Vallandigham and Lincoln.

The arrest and exile of Vallandigham was prompted by the idea that he was the bright particular star of the opposition in the Northwest, and to extinguish him would leave the opposition sky in darkness. Thus far the calculation is not disappointed. There has been no light in the Heaven in that quarter since he was banished, save one brief display in Indianapolis, which did not exhibit the deliberation and force of unterrified freemen aroused by a sense of outrage.

With this specimen of what he can do, the tyrant may follow the plan of simply waiting to see what those who oppose him may do. If Voorbees, Merrick, and others in the Northwest and Seymour, Hunt, Brooks, and others in the East, content themselves with words merely he can let them subside. Vallandigham and his case will in that way disappear like something beneath the water, the disturbance on the surface soon terminating in a smooth sea!

This calculation would certainly be not unpractical or opposed to good judgment; for have not the Northern people submitted to every sort of outrage upon the Constitution and personal liberty, and arbitrary arrests without number? Have they not complained and submitted, threatened and acquiesced, time and again? All their clamors have terminated in supplying Lincoln with all the men, all the money, all the authority, that he waned. What reason has he to fear them now?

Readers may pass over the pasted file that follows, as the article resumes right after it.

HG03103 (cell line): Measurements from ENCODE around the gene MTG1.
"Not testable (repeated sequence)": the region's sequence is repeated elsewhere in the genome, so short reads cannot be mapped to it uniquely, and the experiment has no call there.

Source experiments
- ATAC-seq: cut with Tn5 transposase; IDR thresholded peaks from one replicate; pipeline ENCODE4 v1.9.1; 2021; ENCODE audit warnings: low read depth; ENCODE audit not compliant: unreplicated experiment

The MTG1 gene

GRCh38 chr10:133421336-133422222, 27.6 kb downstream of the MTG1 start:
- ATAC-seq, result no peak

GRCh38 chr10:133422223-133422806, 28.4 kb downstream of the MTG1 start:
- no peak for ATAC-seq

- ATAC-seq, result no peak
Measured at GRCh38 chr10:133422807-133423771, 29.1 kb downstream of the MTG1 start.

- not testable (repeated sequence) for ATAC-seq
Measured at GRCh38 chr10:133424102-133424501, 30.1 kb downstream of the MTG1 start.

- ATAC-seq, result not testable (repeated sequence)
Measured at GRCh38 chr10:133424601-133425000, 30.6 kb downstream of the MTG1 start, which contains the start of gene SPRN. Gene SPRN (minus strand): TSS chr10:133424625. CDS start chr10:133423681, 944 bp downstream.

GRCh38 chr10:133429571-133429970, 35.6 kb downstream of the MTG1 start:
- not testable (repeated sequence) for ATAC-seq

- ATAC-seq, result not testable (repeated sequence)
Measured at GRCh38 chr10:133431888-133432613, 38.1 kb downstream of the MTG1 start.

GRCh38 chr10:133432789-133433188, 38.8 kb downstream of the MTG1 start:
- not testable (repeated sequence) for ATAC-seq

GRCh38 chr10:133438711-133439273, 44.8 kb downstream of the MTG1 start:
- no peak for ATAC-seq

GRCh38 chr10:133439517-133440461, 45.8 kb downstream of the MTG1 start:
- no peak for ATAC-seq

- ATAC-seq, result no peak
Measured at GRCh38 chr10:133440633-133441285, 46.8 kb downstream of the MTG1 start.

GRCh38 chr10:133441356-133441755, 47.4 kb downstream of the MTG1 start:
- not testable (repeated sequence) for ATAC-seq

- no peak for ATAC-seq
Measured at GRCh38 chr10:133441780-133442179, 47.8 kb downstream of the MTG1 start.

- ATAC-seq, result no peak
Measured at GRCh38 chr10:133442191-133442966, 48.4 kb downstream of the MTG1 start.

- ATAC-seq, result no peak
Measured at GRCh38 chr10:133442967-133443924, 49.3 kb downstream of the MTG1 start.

The arrest of Vallandigham is evidently intended to crush the spirit of opposition in the Northwest. It is determined that Ohio shall not have a Governor opposed to the Administration, and, if it is necessary, the casting of a vote for him next fall will be prohibited.

So that Lincoln has three courses before him. He can yield to the New York remonstrances and pardon Vallandigham, or he can, pursuing the policy of arbitrary arrests, seize the persons of those leaders who have reprobated the proceedings in Vallandigham's case, or he may, just for the present, be content with having put out of the way a dangerous foe, and await to see the commotion occasioned by his capture spend itself.

We now think it probable that he will pursue the last mentioned policy. If the party who, with Governor Seymour, think that the case of Vallandigham proves the existence of a grinding military despotism at the North, should take any steps with the view of resisting that despotism, then Lincoln will have to make another swoop amongst them. Will they make any movement with that view? It remains to be seen. We doubt it.

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